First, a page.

Cinematography is about weaving together art and technique to visually tell your story in a way that moves or changes the audience. Our top video filming techniques will show you that it takes much more than equipment and a script to bring your story to life. Here are some top techniques to manage what the viewer sees and how they are viewing. These filming techniques will drive what the viewer sees and his interpretation of your visual story.
There are hundreds of experienced cinematography techniques to get just the right tone, image, and scene. Here are the essentials you’ll need to master to up your videography game and create a compelling and persuasive video and bring your story to life.
Planning – One of the most critical video filming techniques
A successful video starts with meticulous planning. Put together a storyboard and a shooting script to help you figure out what shots you’ll need before you even begin. This will inform you location, the equipment you’ll need, and much more. Time spent planning will save you time later on doing reshoots. This is also an excellent time to think of what B-roll footage you may need.
The rule of thirds
The “Rule of Thirds” can be used whenever you’re filming anything. Just imagine your shot is divided into nine sections by two horizontal and two vertical lines. Compose your shot, so the subject is positioned where two of the four anchor points meet. This draws the eye to the main point of interest in the shot. This rule can even be used in landscapes.
Some essential shots – filming techniques to add creativity
To make a great video, you must learn to play with various shots. Put yourself in the middle of the action to get great images. Many beginners shoot everything from a corner of the room or away from the action. Here are some top shots to experiment with to add variety and interest to your video.
- The long shot
The long, full, or wide shot is a closer shot of an area where the viewer can see what’s going on but are not yet emotionally involved in a scene. The subjects are closer to the camera but far enough away that their entire bodies are in view. They may be walking or crossing a street, for example. You can move in a little closer to a medium-long shot where the subject is seen from the knees up.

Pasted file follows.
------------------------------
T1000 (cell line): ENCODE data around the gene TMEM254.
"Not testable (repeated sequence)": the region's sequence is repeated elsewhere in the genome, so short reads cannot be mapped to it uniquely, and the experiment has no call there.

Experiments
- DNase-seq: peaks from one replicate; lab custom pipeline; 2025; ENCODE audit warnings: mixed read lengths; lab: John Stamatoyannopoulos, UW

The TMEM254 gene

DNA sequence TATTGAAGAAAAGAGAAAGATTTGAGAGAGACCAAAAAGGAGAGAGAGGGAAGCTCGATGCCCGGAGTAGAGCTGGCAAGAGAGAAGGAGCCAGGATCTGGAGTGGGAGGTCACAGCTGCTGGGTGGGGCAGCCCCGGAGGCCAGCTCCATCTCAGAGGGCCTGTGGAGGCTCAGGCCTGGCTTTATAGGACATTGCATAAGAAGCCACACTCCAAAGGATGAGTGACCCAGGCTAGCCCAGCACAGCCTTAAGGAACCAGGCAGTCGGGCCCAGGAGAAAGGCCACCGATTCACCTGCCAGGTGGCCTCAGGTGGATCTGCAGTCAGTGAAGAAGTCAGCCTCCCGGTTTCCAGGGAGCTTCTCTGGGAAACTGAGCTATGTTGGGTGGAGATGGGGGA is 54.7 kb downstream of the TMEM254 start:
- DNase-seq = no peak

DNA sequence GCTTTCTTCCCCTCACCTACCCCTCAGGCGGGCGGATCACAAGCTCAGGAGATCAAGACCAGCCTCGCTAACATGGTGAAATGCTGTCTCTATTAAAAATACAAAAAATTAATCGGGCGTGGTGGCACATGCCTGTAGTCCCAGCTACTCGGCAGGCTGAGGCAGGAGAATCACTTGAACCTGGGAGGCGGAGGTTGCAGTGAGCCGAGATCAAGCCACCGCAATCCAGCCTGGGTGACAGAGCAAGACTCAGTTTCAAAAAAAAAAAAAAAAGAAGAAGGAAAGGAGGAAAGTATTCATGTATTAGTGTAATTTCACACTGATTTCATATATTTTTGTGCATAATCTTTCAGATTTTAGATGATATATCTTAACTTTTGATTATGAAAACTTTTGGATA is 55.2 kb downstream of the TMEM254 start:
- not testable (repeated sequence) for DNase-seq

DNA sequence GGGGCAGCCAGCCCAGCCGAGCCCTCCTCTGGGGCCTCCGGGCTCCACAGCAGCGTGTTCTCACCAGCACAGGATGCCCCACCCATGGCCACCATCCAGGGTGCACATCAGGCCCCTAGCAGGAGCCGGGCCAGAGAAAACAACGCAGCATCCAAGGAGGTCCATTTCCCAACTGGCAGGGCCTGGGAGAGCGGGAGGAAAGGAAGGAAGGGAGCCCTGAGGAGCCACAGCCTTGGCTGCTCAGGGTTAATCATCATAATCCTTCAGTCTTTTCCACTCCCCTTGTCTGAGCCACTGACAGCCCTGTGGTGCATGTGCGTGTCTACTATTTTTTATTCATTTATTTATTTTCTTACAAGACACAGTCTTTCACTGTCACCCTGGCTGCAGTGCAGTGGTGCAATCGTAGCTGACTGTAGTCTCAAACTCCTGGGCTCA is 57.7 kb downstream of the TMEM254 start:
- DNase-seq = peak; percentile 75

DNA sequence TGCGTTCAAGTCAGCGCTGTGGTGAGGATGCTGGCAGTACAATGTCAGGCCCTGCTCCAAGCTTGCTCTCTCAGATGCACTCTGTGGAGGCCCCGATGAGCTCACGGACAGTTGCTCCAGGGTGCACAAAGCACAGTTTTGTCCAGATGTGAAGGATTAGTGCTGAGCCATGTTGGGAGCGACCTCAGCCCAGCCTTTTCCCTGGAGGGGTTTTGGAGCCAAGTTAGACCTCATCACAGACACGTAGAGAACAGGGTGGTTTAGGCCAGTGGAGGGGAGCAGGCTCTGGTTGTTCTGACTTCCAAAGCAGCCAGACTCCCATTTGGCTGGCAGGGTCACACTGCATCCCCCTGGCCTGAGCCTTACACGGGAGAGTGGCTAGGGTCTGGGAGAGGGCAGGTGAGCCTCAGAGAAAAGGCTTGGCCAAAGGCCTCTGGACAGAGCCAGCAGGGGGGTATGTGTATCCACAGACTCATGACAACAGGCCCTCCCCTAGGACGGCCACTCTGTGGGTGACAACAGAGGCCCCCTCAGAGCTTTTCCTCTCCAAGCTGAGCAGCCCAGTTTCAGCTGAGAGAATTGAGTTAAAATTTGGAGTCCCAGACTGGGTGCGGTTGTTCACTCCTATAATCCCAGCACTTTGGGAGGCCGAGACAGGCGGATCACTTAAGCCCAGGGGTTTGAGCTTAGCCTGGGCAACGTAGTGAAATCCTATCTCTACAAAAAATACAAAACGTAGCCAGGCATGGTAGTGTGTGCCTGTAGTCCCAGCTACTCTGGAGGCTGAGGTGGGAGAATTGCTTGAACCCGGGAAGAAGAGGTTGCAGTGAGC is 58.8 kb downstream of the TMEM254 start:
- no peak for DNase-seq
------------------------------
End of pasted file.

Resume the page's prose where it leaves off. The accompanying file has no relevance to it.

- The medium shot
The medium shot takes the viewer close, so it is more informative but still not emotionally involving the viewer. This might be a group scene with dialogue. Moving in closer shows a little more of the expressions and emotions of the actor.
- The close-up shot
With this shot, only the head or neck up are shown. We engage the viewer and create more impact by focusing on the actor’s expressions and not the background.
- Over the shoulder shot
This essential shot is used to add depth to a shot and to make conversational scenes seem natural. It shows an out-of-focus shoulder and head in the foreground while another person or object in the background is in focus.
- Tilt Shot
The tilt shot is simple to execute but can be very useful. Try to coordinate the careful upward or downward camera movement with the scene’s action to establish a wide-angle view of or slowly reveal something.
- Panning shot
The panning shot is the same as the tilt shot, but horizontal. It is used to show the surroundings and can be great when done smoothly and stably. It has to be perfectly executed to look natural and not distract the viewer.
- Zoom Shot